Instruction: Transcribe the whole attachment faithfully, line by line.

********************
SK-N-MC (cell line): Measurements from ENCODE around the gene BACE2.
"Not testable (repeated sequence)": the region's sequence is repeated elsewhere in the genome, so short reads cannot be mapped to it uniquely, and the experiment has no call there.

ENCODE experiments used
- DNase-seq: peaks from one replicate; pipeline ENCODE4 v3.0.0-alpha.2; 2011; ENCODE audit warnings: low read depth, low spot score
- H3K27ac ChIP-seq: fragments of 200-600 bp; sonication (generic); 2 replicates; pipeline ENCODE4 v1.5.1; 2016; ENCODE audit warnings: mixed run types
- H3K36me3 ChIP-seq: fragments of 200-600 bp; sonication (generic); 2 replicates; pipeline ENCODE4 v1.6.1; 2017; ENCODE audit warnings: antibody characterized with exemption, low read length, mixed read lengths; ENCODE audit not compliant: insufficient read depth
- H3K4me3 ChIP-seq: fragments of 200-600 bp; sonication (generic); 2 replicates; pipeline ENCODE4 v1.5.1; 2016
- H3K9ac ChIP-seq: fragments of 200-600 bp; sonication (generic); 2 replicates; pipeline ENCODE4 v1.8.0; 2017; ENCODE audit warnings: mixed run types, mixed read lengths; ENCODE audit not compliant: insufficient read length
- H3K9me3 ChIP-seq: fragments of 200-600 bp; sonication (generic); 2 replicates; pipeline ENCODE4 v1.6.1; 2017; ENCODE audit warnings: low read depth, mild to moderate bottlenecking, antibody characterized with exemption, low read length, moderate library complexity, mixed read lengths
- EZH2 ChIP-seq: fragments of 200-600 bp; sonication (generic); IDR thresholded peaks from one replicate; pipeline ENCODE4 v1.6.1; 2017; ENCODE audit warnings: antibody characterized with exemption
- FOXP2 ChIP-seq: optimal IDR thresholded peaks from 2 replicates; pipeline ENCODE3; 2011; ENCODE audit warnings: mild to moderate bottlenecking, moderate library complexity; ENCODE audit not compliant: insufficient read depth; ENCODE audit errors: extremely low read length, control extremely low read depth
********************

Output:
SK-N-MC (cell line): Measurements from ENCODE around the gene BACE2.
"Not testable (repeated sequence)": the region's sequence is repeated elsewhere in the genome, so short reads cannot be mapped to it uniquely, and the experiment has no call there.

ENCODE experiments used
- DNase-seq: peaks from one replicate; pipeline ENCODE4 v3.0.0-alpha.2; 2011; ENCODE audit warnings: low read depth, low spot score
- H3K27ac ChIP-seq: fragments of 200-600 bp; sonication (generic); 2 replicates; pipeline ENCODE4 v1.5.1; 2016; ENCODE audit warnings: mixed run types
- H3K36me3 ChIP-seq: fragments of 200-600 bp; sonication (generic); 2 replicates; pipeline ENCODE4 v1.6.1; 2017; ENCODE audit warnings: antibody characterized with exemption, low read length, mixed read lengths; ENCODE audit not compliant: insufficient read depth
- H3K4me3 ChIP-seq: fragments of 200-600 bp; sonication (generic); 2 replicates; pipeline ENCODE4 v1.5.1; 2016
- H3K9ac ChIP-seq: fragments of 200-600 bp; sonication (generic); 2 replicates; pipeline ENCODE4 v1.8.0; 2017; ENCODE audit warnings: mixed run types, mixed read lengths; ENCODE audit not compliant: insufficient read length
- H3K9me3 ChIP-seq: fragments of 200-600 bp; sonication (generic); 2 replicates; pipeline ENCODE4 v1.6.1; 2017; ENCODE audit warnings: low read depth, mild to moderate bottlenecking, antibody characterized with exemption, low read length, moderate library complexity, mixed read lengths
- EZH2 ChIP-seq: fragments of 200-600 bp; sonication (generic); IDR thresholded peaks from one replicate; pipeline ENCODE4 v1.6.1; 2017; ENCODE audit warnings: antibody characterized with exemption
- FOXP2 ChIP-seq: optimal IDR thresholded peaks from 2 replicates; pipeline ENCODE3; 2011; ENCODE audit warnings: mild to moderate bottlenecking, moderate library complexity; ENCODE audit not compliant: insufficient read depth; ENCODE audit errors: extremely low read length, control extremely low read depth